A Road Past the Breaking Point

By Rafael Hoffman

(AP Photo/Christian Chavez)

The crisis precipitated by masses of illegal border crossings has placed a mounting strain on immigration services and border towns for over two years. There is little sign of abatement.

This past August alone, U.S. Border Patrol intercepted approximately 182,000 people along the U.S.-Mexico border. Since then, numbers have dropped somewhat, but not dramatically. Most of those who crossed illegally were released into America as their cases are pending, likely not to be heard for several years.

For more than a year, the effects of this crisis were mostly felt in border states like Texas and Arizona. Yet, since the end of the summer, more migrants rapidly found their way to major cities like Chicago, Boston, Los Angeles, and, most heavily, New York. Presently, New York’s tally of illegal migrants from the recent surge stands at an estimated 142,000.

The Biden administration included a request for more funding for border security in its latest budget request. Yet there is skepticism it will pass Congress as requested and even less confidence the proposals would have a significant impact on the crisis.

City and state officials initially welcomed migrants, who are protected from federal immigration laws by New York’s “sanctuary city” status. A major attraction and source of cost to New York has been its “right to shelter” policy which local officials interpret as obligating the state to provide free housing to immigrants seeking asylum. As daily arrivals in New York topped 1,000, Mayor Eric Adams began sounding the alarm over the mounting expense, criticizing the Biden administration for inaction and lack of additional federal funding for the city.

As costs soared, the Mayor warned that “this issue will destroy New York City” if left unaddressed. He announced $12 billion in cuts in the city’s budget to cover migrant services, adding that more cuts would be necessary in coming annual budgets as well, altering the face of the city’s public services.

Cuts in the Mayor’s most recent budget include 13.5% less for the police department, and less funding for sanitation and pre-kindergarten classes.

In an effort to better understand the issues at hand, Hamodia spoke with Daniel DiMartino, a fellow at the Manhattan Institute. While studying the present crisis, Mr. DiMartino, himself an immigrant from Venezuela, gathered information by visiting many of New York’s migrant shelters and interviewing asylum seekers.

What are the underlying causes of the unprecedented numbers of migrants that have crossed the U.S.-Mexico border over the past two years?

Migrants who entered the U.S. from Mexico are lined up for processing by U.S. Customs and Border Protection, Sept. 23, in Eagle Pass, Tex. (AP Photo/Eric Gay, File)

One reason so many people are coming to the border is because of a largely accurate perception that if you show up and claim asylum, you’ll be let in. That is largely a product of President Biden, who came to office promising to reverse Trump’s tough border polices.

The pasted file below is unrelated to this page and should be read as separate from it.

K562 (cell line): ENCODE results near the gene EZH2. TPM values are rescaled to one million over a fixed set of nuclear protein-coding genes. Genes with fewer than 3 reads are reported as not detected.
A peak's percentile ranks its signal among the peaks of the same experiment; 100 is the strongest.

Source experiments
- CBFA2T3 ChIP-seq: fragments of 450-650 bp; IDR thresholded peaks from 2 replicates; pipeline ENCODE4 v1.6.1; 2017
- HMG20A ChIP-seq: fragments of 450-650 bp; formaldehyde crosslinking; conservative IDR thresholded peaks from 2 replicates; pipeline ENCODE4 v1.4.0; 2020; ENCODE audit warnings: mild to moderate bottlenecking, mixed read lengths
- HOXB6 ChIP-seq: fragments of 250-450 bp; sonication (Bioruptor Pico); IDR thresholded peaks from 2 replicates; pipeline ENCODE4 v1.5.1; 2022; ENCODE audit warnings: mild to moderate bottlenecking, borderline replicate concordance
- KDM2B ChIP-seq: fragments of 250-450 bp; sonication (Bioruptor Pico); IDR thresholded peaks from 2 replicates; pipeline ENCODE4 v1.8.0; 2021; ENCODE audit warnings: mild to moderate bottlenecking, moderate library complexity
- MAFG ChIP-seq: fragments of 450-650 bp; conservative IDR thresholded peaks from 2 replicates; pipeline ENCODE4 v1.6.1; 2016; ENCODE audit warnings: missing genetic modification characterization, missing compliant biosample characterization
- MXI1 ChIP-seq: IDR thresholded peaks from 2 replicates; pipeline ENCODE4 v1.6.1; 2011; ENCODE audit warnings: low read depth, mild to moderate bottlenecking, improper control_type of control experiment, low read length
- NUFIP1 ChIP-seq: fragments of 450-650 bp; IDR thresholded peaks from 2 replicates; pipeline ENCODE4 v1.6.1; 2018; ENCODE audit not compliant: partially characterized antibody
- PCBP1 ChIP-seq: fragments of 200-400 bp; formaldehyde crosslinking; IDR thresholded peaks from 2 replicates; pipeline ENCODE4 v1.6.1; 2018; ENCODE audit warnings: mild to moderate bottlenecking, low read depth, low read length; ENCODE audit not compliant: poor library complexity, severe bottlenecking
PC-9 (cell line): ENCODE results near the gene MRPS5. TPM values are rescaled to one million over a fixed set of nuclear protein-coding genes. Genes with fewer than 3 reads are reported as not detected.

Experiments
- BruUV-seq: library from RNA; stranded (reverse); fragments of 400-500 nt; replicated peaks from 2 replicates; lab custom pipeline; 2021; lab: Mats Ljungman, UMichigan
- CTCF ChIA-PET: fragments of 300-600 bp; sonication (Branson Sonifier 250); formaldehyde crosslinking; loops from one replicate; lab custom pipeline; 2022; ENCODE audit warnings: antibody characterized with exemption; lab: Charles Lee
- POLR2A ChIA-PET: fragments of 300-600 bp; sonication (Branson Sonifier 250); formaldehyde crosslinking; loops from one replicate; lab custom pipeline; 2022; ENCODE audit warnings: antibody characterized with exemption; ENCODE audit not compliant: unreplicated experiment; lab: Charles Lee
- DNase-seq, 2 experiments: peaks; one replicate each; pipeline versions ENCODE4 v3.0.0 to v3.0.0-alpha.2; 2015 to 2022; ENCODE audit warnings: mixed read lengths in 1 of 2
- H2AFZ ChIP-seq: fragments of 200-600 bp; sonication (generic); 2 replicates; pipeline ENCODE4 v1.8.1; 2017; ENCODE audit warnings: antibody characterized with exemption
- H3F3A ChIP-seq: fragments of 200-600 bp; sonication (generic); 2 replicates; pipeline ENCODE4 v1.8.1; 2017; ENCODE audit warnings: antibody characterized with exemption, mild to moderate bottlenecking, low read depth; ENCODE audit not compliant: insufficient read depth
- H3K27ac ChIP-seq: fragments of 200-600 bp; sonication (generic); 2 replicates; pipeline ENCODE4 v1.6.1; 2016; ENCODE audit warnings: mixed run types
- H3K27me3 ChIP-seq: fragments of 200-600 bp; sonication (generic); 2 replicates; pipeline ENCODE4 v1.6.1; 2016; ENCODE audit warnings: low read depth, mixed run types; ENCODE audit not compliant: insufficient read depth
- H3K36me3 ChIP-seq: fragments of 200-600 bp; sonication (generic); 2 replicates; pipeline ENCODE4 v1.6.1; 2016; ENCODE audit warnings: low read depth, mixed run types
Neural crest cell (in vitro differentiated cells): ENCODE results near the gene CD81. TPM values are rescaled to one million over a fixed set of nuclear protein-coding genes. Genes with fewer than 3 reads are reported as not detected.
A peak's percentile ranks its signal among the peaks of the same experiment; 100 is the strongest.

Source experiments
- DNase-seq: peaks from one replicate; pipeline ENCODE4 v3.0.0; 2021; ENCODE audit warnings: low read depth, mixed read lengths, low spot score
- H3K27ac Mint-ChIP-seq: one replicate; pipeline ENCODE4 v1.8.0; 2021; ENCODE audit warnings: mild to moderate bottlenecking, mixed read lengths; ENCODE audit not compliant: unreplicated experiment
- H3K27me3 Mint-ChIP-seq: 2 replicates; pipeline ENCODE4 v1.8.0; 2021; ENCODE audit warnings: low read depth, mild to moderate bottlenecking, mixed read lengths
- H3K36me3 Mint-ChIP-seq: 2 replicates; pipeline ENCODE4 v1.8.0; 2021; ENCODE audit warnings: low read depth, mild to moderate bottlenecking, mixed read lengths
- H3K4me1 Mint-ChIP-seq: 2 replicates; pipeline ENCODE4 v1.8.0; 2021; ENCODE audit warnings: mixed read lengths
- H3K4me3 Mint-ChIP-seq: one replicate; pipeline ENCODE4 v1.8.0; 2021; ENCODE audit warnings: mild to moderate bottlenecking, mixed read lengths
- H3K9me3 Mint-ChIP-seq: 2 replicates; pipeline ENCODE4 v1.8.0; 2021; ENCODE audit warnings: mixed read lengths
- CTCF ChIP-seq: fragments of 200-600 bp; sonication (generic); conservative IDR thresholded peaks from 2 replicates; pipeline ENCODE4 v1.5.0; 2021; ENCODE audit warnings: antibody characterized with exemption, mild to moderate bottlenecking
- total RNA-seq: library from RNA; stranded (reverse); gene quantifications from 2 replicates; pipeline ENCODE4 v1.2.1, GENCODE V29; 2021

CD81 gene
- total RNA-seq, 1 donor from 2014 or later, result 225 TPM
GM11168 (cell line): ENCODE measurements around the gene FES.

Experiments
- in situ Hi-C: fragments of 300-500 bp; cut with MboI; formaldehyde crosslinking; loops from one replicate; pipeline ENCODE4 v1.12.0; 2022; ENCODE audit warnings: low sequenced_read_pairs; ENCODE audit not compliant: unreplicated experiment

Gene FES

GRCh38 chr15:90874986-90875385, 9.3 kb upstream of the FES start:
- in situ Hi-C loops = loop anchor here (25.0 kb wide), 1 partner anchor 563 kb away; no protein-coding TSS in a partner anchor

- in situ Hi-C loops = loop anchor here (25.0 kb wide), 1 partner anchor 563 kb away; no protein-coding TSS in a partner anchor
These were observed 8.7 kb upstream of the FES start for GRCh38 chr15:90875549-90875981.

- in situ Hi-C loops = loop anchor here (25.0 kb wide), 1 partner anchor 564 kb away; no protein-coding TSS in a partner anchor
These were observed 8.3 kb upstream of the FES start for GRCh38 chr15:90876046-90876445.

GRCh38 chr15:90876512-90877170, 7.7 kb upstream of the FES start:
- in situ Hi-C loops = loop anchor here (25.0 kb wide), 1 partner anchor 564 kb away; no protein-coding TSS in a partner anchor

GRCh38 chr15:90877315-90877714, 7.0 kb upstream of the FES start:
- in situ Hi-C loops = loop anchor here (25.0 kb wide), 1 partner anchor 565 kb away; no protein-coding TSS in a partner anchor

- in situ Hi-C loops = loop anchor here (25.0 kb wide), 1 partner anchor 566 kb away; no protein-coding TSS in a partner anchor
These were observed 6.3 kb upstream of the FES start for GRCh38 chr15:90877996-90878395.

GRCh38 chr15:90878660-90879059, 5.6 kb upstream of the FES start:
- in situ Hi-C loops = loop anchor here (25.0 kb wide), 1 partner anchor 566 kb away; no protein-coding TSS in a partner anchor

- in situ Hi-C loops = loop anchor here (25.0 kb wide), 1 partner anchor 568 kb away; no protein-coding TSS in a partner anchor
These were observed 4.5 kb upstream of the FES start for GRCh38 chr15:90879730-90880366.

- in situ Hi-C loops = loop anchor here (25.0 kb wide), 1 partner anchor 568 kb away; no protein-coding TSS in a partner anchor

A major reason why border crossings dropped under Trump was simply due to a perception of Trump’s toughness, which had a chilling effect. It was great for America because it massively decreased illegal immigration without the need for legislation or any major policy change. It was enough to have Trump saying the crazy types of things that he does about the border, and it worked.

The other major issue is that it takes so long for the U.S. government to determine an asylum case. Someone who arrives at the border today and claims asylum will wait for at least five years for their case to be heard. Now, legally, they could be detained. But what is happening now is that they are released into the country since there is not nearly enough room in detention centers and it would be unreasonable to keep them there for so long.

The consequence is that the border effectively becomes a port of entry, where you can claim asylum and then guarantee yourself at least five years of legal stay in the United States while working. And work is what most of these people seek, not asylum from persecution as they are claiming. There’s nothing wrong with wanting to come to the United States for economic opportunities, but that’s not what asylum status is for.

After the Biden Administration allowed Title 42 to expire, it implemented a new set of policies intended to stabilize the border. Why have these changes not helped the situation?

Migrants wait in the cold at a gate at the border fence after crossing from Ciudad Juarez, Mexico, into El Paso, Texas, in the early hours of May 11. (AP Photo/Andres Leighton)

The truth is that the situation didn’t get much worse after the end of Title 42, though many predicted that it would. Title 42 was never really an effective policy. Border crossings went down when Title 42 went into force in 2020 because fewer people came during the pandemic.

What Title 42 allowed the U.S. to do was to expel people to Mexico unilaterally without hearing their asylum claim. The problem was that there was no record of the people being turned back and they would just cross back over the border until they slipped by. There was no real deterrence.